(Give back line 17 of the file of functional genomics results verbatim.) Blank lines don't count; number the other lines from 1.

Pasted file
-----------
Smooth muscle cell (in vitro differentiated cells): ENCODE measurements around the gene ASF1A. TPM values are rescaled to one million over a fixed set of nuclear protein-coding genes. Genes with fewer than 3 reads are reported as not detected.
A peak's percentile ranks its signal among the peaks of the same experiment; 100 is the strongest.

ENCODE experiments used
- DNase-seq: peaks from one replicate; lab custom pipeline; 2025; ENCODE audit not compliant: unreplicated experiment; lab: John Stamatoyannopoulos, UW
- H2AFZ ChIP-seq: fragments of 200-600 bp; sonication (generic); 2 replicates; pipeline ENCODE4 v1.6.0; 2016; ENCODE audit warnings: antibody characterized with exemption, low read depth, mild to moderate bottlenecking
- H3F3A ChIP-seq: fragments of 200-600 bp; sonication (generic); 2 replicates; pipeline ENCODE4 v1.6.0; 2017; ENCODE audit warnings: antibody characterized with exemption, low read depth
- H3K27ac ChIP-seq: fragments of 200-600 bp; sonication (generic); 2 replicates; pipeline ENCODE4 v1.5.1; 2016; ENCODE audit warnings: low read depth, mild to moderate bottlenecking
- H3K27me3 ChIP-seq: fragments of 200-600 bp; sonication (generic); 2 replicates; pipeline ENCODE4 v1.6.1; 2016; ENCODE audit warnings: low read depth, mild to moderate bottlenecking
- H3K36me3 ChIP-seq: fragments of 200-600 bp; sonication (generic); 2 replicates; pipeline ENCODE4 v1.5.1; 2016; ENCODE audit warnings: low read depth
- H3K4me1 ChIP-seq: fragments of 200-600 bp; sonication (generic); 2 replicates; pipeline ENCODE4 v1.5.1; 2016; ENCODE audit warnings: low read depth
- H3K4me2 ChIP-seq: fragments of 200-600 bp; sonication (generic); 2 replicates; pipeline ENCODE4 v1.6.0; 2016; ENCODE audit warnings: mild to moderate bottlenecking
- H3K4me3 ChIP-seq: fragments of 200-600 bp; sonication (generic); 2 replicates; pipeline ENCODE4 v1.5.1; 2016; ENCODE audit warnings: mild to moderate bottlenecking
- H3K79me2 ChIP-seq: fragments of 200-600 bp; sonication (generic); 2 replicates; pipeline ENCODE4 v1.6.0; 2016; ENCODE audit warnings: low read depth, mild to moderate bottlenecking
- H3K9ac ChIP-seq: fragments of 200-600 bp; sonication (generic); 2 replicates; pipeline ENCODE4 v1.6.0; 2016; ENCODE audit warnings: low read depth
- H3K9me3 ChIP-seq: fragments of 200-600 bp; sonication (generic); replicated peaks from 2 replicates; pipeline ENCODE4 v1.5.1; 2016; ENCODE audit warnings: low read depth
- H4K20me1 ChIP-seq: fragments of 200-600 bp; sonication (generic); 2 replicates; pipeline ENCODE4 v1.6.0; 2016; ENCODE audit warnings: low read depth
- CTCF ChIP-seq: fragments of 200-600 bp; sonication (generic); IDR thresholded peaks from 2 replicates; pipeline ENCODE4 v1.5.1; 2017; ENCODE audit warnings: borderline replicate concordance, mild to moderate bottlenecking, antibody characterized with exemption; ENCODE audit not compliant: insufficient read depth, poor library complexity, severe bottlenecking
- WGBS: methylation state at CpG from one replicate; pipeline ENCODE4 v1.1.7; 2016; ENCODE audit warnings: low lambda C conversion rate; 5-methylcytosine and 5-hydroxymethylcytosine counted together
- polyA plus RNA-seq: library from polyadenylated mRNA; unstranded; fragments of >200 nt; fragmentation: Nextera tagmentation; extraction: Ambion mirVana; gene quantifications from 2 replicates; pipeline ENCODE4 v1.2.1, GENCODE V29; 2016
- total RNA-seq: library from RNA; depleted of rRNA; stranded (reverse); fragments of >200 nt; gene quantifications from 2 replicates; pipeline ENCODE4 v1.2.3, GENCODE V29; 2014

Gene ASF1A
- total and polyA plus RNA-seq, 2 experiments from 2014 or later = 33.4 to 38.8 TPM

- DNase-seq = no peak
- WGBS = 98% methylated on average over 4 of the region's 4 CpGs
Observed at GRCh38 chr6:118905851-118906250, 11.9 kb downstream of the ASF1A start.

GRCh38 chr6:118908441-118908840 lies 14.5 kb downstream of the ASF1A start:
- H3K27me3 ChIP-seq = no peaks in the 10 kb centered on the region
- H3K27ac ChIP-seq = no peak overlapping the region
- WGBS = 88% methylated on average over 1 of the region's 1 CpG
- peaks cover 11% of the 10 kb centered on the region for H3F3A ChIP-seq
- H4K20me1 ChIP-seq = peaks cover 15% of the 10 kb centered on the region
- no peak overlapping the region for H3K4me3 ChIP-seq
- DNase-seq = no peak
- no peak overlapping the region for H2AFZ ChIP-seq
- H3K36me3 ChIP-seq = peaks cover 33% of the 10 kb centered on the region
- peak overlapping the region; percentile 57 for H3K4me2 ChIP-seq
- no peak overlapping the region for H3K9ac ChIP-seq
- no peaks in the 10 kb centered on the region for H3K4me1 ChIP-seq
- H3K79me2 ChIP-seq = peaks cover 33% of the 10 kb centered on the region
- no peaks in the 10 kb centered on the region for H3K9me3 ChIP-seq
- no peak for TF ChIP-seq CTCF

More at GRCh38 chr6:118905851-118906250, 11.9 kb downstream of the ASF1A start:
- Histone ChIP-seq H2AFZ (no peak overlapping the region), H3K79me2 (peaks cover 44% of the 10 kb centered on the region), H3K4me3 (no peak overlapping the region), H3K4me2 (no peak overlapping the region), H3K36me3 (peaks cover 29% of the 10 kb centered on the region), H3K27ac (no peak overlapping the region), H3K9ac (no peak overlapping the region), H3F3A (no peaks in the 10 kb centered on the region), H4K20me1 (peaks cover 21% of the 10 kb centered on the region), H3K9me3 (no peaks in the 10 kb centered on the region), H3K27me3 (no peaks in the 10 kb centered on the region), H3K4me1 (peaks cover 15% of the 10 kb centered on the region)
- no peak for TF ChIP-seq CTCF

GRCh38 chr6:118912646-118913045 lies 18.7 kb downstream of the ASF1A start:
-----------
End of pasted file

- CTCF ChIP-seq: fragments of 200-600 bp; sonication (generic); IDR thresholded peaks from 2 replicates; pipeline ENCODE4 v1.5.1; 2017; ENCODE audit warnings: borderline replicate concordance, mild to moderate bottlenecking, antibody characterized with exemption; ENCODE audit not compliant: insufficient read depth, poor library complexity, severe bottlenecking